"I appreciate the Holy Father's point that the document has to be read as a whole, and particularly his insistence that it be read in order and in its entirety for its meaning to be understood," he said.
"I think part of the reason Amoris laetitia has been considered 'controversial' by some people is precisely because there have been misguided attempts to read chapter 8, or even specific lines of chapter 8, in isolation and outside of the essential context of the preceding chapters. The necessary context of the wider document clearly does situate Amoris within the Church's traditional teachings."
The pope said that, in treating "ethical situations," the exhortation "follows the classical doctrine of St. Thomas Aquinas," the thirteenth century theologian whose work is commended specifically by the Church for the formation of priests and theologians.
Petri told CNA that the pope's invocation of Aquinas made sense.
"Regarding the pope's description of the exhortation as within the classical tradition of Thomistic thought – if the document is read properly and according to the pope's own instruction then yes it is," Petri said.
"Chapter 8 itself at one point references the Summa and Aquinas' observation that the more detailed and complicated a situation is, the less general norms and teaching can seem to be applicable, and this is true.
"Of course, it is important to understand that, for Aquinas and for the Church, this applies to human law and even natural law, to a degree, but certainly not to the words of the Lord in the Gospel – that is a completely different matter."
The pope's letter quoted St. Vincent of Lerins, a fifth century monk, on the development of Church teaching, citing him in Latin: "ut annis scilicet consolidetur, dilatetur tempore, sublimetur aetate."
Dr. Jacob Wood translated this for CNA.
"What St. Vincent says is that doctrine 'is solidified over the years, extended with time, and refined with age,' and the pope has actually invoked this quote on a number of different occasions. He laid out for us how he understands it on May 8, 2017, when he referenced these words and said that true doctrinal development 'is the same truth, but it helps us understand it better.'"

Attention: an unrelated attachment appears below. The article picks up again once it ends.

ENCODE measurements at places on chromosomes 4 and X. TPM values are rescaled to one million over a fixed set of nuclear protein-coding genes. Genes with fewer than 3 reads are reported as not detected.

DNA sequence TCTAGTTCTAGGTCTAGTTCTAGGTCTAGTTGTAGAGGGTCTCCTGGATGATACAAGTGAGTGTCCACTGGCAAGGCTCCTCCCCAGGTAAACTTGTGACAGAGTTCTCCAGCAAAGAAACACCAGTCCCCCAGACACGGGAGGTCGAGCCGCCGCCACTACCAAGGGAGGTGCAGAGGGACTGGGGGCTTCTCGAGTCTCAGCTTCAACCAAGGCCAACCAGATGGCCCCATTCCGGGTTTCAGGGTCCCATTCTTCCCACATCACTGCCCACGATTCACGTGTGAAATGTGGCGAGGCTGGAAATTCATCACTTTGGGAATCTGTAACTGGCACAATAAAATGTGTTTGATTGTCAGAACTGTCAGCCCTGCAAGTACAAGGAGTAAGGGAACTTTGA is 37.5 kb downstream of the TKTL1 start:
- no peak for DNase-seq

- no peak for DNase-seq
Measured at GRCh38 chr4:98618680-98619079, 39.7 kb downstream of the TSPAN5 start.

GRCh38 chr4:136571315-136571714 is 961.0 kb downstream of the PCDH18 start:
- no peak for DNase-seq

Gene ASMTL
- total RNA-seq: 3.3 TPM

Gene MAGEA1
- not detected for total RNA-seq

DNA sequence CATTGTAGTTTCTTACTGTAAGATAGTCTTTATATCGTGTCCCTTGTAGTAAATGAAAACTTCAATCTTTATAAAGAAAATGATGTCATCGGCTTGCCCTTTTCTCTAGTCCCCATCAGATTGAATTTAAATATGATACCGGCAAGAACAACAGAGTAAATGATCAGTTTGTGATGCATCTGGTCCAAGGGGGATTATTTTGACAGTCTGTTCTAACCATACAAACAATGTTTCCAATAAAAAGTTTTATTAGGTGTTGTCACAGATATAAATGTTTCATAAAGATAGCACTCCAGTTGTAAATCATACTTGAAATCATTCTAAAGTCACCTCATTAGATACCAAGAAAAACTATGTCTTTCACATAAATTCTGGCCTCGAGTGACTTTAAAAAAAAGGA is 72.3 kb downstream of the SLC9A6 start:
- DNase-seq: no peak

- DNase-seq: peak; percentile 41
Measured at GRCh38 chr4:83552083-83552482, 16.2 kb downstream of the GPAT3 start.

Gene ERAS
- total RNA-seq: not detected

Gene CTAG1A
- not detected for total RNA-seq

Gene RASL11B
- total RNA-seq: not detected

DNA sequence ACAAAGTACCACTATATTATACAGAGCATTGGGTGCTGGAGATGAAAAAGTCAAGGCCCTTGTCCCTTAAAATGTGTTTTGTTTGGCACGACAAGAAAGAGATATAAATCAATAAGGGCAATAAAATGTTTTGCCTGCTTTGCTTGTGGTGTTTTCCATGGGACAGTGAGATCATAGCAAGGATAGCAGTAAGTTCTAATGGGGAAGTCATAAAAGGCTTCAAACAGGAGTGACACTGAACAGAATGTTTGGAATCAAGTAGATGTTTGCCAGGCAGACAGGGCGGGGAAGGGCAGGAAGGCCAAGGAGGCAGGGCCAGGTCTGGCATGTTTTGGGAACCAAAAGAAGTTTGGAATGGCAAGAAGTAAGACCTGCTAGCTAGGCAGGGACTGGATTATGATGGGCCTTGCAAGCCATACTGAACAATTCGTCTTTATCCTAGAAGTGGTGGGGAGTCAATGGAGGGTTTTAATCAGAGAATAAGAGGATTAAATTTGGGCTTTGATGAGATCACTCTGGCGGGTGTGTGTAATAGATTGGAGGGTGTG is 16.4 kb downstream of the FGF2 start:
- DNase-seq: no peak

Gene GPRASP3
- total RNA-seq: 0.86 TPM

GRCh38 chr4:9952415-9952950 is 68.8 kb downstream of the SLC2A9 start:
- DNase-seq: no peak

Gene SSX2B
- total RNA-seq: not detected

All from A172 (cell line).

"I think the pope's invocation of this particular quote, which he has already explained his understanding of, tells us a lot about how he wants the Church to understand his teaching in Amoris laetitia," Wood told CNA.
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Fr. Petri agreed, saying that the exhortation's controversial passages should be read as "part of a coherent and complimentary whole." But he echoed Francis' warning against reading some parts in isolation.
"If you read the whole document, as the pope is inviting people to do, as a call for people to move and live in grace, its meaning is clear. If people choose to read specific lines or footnotes out of context and try to apply Thomistic thought to imply that the instructions of Christ must be somehow mitigated or considered inapplicable, that would be completely alien to St. Thomas."
Dr. Wood agreed, noting that such an interpretation would have been equally foreign to St. Vincent.
"St. Vincent lived at the beginning of the fifth century, when the Church was going through the major Christological and trinitarian controversies as it sought to articulate true doctrine more clearly and, at the same time, refute heresies. You can imagine how this question of doctrinal development was central to St. Vincent's time – right between the councils of Ephesus and Chalcedon. Each council articulated important doctrines a little better, a little clearer, but always in continuity with what had come before and – of course – in absolute harmony with the divine teachings received from Christ himself."
In his letter to Walford, Pope Francis said that, while not proposing a handbook for dealing with individual circumstances, it did address "current and concrete problems are dealt with: the family in today's world, the education of children, marriage preparation, families in difficulty, and so on" but that these were treated with the "magisterial hermeneutic of the Church."
Fr. Petri said that Amoris laetitia's message of love and support for couples in difficult situations answered a real pastoral need, one that should not be obscured by attempts to make it say something it does not.